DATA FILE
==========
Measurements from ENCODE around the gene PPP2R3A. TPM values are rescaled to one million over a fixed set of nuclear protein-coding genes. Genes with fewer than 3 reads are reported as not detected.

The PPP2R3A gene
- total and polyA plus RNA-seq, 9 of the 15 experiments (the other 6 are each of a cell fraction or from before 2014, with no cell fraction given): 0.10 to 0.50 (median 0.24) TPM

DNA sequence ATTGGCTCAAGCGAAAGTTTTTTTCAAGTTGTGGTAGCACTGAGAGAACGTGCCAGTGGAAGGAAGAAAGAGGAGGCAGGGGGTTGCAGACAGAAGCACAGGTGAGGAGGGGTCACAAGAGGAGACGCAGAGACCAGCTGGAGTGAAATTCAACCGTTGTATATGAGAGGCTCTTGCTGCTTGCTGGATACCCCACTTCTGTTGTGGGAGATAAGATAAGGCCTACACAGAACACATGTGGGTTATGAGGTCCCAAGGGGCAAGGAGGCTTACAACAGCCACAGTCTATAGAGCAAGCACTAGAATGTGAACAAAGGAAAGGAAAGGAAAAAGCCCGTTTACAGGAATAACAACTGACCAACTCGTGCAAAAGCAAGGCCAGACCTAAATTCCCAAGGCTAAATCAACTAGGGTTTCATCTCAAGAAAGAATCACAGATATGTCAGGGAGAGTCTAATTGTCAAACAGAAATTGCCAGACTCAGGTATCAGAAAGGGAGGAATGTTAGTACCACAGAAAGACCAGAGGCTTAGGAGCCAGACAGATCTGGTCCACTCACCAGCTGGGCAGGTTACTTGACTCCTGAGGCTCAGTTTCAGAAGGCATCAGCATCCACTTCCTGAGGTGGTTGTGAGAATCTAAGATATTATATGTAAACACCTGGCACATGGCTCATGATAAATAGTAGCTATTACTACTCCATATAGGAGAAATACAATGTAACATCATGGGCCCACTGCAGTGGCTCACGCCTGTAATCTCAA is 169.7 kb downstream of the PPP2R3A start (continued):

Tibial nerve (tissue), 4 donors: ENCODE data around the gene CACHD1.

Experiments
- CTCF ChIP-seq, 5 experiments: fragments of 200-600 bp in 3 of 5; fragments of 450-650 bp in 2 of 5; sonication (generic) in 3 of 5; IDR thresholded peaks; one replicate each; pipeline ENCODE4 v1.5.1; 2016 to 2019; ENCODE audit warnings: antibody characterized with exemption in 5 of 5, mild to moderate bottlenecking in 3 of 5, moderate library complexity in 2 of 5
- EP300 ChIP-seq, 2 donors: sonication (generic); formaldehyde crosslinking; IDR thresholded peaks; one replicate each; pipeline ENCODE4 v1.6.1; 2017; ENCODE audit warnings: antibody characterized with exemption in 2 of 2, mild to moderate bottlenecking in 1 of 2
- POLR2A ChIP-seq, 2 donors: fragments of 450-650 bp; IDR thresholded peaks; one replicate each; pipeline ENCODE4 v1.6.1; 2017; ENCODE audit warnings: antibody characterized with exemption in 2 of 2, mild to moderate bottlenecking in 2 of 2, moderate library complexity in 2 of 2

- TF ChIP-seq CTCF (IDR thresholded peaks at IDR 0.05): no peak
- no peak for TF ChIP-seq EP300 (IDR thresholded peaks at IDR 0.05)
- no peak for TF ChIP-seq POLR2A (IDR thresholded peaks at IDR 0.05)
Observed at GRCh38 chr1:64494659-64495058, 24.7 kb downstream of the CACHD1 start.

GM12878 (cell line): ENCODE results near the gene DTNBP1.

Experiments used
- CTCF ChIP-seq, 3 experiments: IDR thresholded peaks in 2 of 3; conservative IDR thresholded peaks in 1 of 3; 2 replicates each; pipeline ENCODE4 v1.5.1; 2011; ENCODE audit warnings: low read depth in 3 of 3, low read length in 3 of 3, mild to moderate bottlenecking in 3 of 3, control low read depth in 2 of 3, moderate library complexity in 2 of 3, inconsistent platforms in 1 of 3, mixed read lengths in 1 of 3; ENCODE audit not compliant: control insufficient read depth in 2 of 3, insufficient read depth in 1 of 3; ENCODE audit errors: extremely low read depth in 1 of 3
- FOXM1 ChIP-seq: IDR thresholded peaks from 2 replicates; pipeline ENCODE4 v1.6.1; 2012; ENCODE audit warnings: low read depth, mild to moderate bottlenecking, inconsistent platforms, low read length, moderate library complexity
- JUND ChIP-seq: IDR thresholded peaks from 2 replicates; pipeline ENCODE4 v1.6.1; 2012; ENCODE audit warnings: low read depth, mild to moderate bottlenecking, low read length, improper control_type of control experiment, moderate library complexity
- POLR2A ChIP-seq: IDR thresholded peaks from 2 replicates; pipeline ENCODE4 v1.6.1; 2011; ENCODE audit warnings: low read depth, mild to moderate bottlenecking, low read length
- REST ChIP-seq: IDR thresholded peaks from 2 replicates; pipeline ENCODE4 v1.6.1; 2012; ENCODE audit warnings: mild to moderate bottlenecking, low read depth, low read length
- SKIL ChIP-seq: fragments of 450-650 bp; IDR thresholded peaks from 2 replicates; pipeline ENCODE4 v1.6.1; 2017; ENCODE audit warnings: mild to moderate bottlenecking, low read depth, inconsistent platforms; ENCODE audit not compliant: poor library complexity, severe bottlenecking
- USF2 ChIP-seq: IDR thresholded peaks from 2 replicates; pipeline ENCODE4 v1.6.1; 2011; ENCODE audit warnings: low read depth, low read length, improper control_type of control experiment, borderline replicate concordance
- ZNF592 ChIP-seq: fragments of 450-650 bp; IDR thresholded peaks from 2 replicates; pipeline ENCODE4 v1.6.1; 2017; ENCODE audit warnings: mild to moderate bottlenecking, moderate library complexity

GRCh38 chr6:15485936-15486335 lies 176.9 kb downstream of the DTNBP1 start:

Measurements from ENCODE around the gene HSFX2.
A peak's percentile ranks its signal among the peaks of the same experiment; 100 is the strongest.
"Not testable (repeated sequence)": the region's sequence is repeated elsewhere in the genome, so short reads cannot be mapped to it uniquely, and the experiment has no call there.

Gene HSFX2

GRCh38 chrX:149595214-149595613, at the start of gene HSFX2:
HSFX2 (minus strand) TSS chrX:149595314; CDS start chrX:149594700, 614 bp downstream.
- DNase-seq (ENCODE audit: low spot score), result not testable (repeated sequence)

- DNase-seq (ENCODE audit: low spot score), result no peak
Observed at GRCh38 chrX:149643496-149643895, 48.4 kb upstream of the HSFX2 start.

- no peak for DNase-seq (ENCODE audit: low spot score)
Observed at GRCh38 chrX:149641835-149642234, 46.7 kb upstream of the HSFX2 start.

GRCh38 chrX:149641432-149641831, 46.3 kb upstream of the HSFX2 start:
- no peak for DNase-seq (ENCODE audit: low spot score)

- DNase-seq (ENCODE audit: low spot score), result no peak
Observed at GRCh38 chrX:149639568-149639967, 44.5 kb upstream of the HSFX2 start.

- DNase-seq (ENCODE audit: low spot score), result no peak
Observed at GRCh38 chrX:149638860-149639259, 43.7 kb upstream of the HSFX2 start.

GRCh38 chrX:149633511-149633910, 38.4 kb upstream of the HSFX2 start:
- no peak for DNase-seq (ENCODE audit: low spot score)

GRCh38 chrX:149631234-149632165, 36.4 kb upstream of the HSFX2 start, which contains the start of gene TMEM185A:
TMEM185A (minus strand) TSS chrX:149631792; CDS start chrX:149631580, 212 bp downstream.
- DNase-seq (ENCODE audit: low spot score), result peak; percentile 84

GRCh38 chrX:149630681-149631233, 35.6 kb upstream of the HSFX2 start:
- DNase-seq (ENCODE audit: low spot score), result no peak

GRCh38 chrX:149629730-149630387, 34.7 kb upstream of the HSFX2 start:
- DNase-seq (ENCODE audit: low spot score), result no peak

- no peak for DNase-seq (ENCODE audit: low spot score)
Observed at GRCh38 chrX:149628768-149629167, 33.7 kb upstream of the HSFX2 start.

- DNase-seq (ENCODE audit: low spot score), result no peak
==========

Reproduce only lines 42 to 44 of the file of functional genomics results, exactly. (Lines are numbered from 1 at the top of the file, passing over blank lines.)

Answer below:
GRCh38 chrX:149633511-149633910, 38.4 kb upstream of the HSFX2 start:
- no peak for DNase-seq (ENCODE audit: low spot score)

GRCh38 chrX:149631234-149632165, 36.4 kb upstream of the HSFX2 start, which contains the start of gene TMEM185A: